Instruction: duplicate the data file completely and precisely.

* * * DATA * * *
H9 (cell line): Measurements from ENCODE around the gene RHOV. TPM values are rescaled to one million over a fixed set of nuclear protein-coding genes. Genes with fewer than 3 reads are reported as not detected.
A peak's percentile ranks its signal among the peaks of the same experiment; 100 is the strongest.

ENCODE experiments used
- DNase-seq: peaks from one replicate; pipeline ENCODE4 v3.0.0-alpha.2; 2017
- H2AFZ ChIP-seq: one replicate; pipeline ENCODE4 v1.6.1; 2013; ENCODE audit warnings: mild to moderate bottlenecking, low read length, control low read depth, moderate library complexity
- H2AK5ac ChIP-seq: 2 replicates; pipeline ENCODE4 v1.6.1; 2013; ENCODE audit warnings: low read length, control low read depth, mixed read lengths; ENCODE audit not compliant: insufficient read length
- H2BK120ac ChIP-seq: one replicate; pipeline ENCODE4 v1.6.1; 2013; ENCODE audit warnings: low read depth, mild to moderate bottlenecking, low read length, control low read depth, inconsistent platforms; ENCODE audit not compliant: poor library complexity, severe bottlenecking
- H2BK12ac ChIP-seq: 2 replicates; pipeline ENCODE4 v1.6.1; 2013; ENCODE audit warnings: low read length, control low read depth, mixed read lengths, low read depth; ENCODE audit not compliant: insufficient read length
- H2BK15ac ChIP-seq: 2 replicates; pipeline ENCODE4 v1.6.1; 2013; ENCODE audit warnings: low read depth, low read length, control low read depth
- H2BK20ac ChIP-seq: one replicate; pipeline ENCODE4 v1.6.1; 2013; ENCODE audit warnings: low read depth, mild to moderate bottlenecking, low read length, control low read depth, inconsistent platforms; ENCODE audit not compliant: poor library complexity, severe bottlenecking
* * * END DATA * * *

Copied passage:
H9 (cell line): Measurements from ENCODE around the gene RHOV. TPM values are rescaled to one million over a fixed set of nuclear protein-coding genes. Genes with fewer than 3 reads are reported as not detected.
A peak's percentile ranks its signal among the peaks of the same experiment; 100 is the strongest.

ENCODE experiments used
- DNase-seq: peaks from one replicate; pipeline ENCODE4 v3.0.0-alpha.2; 2017
- H2AFZ ChIP-seq: one replicate; pipeline ENCODE4 v1.6.1; 2013; ENCODE audit warnings: mild to moderate bottlenecking, low read length, control low read depth, moderate library complexity
- H2AK5ac ChIP-seq: 2 replicates; pipeline ENCODE4 v1.6.1; 2013; ENCODE audit warnings: low read length, control low read depth, mixed read lengths; ENCODE audit not compliant: insufficient read length
- H2BK120ac ChIP-seq: one replicate; pipeline ENCODE4 v1.6.1; 2013; ENCODE audit warnings: low read depth, mild to moderate bottlenecking, low read length, control low read depth, inconsistent platforms; ENCODE audit not compliant: poor library complexity, severe bottlenecking
- H2BK12ac ChIP-seq: 2 replicates; pipeline ENCODE4 v1.6.1; 2013; ENCODE audit warnings: low read length, control low read depth, mixed read lengths, low read depth; ENCODE audit not compliant: insufficient read length
- H2BK15ac ChIP-seq: 2 replicates; pipeline ENCODE4 v1.6.1; 2013; ENCODE audit warnings: low read depth, low read length, control low read depth
- H2BK20ac ChIP-seq: one replicate; pipeline ENCODE4 v1.6.1; 2013; ENCODE audit warnings: low read depth, mild to moderate bottlenecking, low read length, control low read depth, inconsistent platforms; ENCODE audit not compliant: poor library complexity, severe bottlenecking